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Reflections on a Decade at Heroku

glass doors with bonasi tree etched
Image by seaofclouds

At about 7:45am March 26th 2011, I walked up to the doors at Heroku for the first time. I was early because that’s what you did where I came from.

The doors were locked. No one responded to the buzzer.

So I went and got some really bad coffee at the DNA Lounge next door, and waited. As I recall, I saw someone walk in at about 9, and followed them in. That’s how the next chapter in my life started.

Before Heroku

I got my start in technology far before it was “tech”. While I had a C64 and 386 and was in the BBS scene when I was young, my first professional experience was working on a NetWare 3 network running ARCNet. Look it up, I’ll wait.

In the 90’s as a consultant and sysadmin I got to work on NetWare 2, 3, and 4. Windows for Workgroups, Windows NT 3.5, 3.51, and 4. ARCNet, Token Ring, ThickNet and ThinNet, CAT3, CAT5 and Fibre. I built early internet proxies and ran WAN’s that served thousands of users with internet, file and print services. I installed Vampire Taps and pulled cable. I was firmly grounded as a BOFH. I even held certifications as a Certified NetWare Engineer and Microsoft Certified Systems Engineer.

One of the things that I have always wanted is to have greater impact. To make that happen and work on bigger things, I got a job as a contractor to help the US Department of Justice run their network in Washington State. I spent 8 great years there as well as at the US Department of Homeland Security building data centers, creating network monitoring and migration tools as well as developing applications.

It was a great job, but it felt like my impact was still limited to keeping things running. I wanted more. This prompted me to explore roles outside of government service and get back to the “real world”. I knew there I could give up hands on keyboard tasks and work on even more impactful projects.

I subsequently spent time in roles at Engine Yard, Point Inside, and Bluebox Group. I worked on DevOps at Point Inside, as a Technical Account Management at Engine Yard and in Sales Engineering at Bluebox Group. All-in-all, this career phase was a pretty big change from sitting in data centers poking at servers!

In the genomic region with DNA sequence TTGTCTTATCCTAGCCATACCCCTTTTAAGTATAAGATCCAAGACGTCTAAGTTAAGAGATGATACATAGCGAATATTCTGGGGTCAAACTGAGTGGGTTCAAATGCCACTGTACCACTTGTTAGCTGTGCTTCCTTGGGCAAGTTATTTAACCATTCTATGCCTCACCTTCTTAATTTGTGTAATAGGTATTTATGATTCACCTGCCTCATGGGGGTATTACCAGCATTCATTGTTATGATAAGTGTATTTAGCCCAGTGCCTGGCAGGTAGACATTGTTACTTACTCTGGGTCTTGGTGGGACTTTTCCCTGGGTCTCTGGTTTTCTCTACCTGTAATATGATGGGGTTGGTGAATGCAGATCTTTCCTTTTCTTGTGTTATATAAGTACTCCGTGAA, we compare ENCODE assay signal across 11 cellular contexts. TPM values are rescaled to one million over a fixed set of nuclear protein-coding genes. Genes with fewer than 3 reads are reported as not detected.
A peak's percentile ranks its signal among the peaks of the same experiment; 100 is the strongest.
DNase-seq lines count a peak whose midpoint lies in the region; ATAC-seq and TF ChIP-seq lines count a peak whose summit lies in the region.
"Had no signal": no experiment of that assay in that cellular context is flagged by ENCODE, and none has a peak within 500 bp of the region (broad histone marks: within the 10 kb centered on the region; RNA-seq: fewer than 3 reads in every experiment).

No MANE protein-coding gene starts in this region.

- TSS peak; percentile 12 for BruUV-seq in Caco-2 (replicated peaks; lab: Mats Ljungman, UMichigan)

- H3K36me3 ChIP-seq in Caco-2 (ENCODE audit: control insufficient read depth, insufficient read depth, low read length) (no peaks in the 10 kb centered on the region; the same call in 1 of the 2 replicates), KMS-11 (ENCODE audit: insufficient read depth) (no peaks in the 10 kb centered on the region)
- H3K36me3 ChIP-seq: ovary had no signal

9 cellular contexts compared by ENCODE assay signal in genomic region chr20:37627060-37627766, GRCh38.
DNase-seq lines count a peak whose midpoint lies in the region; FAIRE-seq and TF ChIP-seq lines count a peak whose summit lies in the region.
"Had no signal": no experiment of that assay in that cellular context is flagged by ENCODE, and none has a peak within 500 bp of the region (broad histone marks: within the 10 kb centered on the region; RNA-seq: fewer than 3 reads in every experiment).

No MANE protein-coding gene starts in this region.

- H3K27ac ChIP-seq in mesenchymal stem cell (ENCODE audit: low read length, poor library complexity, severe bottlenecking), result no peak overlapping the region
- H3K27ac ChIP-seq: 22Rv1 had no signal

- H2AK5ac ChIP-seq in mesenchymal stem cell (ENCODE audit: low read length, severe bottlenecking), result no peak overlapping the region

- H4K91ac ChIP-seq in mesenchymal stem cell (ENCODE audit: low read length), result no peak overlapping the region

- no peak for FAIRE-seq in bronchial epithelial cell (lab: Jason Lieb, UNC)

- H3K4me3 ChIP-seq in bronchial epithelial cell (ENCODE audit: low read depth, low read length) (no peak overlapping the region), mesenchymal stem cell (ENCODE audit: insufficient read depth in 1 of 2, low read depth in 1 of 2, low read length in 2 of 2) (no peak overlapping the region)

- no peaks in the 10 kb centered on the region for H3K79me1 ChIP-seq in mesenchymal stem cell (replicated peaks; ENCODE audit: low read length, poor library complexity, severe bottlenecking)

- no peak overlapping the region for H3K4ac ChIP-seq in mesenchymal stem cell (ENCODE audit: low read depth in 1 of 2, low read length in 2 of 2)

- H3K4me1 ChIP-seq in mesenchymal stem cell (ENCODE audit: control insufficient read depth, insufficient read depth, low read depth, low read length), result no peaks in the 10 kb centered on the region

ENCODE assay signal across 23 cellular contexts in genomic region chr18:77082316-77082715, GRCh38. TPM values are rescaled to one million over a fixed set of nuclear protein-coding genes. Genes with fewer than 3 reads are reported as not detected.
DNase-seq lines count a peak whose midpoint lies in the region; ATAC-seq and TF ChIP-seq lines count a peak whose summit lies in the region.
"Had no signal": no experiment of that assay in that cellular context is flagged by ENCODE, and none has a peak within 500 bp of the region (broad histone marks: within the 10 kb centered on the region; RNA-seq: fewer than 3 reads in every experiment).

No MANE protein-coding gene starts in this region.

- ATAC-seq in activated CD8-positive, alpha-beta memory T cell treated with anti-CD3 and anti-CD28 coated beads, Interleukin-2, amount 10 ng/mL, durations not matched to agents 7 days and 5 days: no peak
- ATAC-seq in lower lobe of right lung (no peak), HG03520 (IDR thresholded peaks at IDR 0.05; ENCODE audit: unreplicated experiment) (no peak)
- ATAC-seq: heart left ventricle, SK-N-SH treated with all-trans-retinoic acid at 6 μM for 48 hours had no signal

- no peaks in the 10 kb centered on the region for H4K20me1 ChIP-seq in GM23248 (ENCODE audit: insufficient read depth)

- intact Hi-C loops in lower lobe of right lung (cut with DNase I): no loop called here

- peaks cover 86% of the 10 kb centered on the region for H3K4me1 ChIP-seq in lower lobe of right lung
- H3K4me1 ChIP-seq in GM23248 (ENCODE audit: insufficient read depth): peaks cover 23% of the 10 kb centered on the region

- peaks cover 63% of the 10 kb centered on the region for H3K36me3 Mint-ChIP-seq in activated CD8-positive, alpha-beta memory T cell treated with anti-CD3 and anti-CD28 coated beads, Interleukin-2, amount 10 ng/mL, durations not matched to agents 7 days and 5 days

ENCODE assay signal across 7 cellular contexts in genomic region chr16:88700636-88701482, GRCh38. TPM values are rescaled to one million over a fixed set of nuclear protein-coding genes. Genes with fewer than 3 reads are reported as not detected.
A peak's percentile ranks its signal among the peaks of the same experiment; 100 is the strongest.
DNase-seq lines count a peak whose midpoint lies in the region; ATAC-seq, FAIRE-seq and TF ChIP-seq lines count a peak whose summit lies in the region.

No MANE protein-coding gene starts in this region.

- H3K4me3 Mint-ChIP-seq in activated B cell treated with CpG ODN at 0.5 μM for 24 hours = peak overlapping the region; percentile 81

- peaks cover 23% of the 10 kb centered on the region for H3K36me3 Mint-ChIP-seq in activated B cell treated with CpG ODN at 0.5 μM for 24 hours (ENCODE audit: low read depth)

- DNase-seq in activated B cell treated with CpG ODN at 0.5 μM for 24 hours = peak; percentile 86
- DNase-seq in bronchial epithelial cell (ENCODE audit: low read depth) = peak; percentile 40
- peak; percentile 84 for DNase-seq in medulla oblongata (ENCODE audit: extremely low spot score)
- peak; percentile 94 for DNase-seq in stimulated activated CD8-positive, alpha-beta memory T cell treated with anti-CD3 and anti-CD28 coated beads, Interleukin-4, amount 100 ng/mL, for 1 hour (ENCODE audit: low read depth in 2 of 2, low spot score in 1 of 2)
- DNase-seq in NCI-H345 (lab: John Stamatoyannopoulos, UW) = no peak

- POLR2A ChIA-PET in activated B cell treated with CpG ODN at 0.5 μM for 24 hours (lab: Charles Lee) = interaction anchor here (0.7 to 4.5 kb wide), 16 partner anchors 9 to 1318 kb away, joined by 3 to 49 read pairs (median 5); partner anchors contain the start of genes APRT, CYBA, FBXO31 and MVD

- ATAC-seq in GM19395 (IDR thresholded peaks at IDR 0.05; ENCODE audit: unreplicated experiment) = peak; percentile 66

These companies were also early cloud based ones – some were service providers like Engine Yard and Bluebox Group and others consumer-centric ones like Point Inside. As I started to work with newer technologies such as AWS, I really started to value “the cloud” and the agility it brought me as someone with a sysadmin background. The ability to get a box provisioned in a few moments rather than a few weeks was a real game changer.

But building on AWS was challenging; Not quite as hard as building a datacenter, but still complicated. While it was a lot quicker, it still took time, focus and a team to run the infrastructure.

First Tour

The journey back into public sector and back out had led me to this moment, standing outside Heroku’s door on that early San Francisco morning, wondering if I had made the right choice. Little did I know how much I would learn over the next decade!

My first assignment was to work with Heroku’s largest customers at the time, building out what would become the CSA team. I provided guidance on things like Superbowl Ad landing pages, architecture, launch planning and support escalation. I also triaged customer concerns and feature requests with the Platform product teams. I got to help with some really cool projects, things like Zero Downtime Deploys, PHP language support, and enabling larger dynos.

The job was customer facing. I would be pulled into presales conversations, and act as a Solutions Engineer to help folks understand the platform and how to onboard and leverage it to the fullest. I would then take on those accounts for their entire lifecycle. We were the single thread for a customer.

As the platform matured, we hired more engineers and that fledgling group became the well-respected and appreciated CSA team. Over the years, that team has grown tremendously and I am still very proud of the work we did; I was having an impact!

These early years at Heroku was a special place. We were tackling some of the hardest problems at the time and everyone deeply cared about our customers. I always felt like I was surrounded by the smartest people I had ever met. Once, I even had the chance to meet Matz!

We were pushing the boundaries of scale, design and inventing new things each and every day it seemed.

The Height of Heroku's Power

After these early years with my nose to the grindstone, I took a short hiatus before returning as the first Solutions Architect. Heroku had grown too much to have the CSA team act as Solutions Engineers, so we founded the HEAT (Heroku Enterprise Architect Team). This was my home at Heroku for the next 6 years.

Knowledge, Truth and Wisdom were my internal mantra. Steering customers away from bad choices and insuring that they were set up to be successful on the platform was my primary goal. We worked closely with the CSA team, replicating that single thread. I enjoyed collaborating with my old team and seeing customers we had onboarded long ago grow and prosper. We found ourselves architectural purists… we would rather guide the customer to AWS than have them be an unhappy Heroku customer.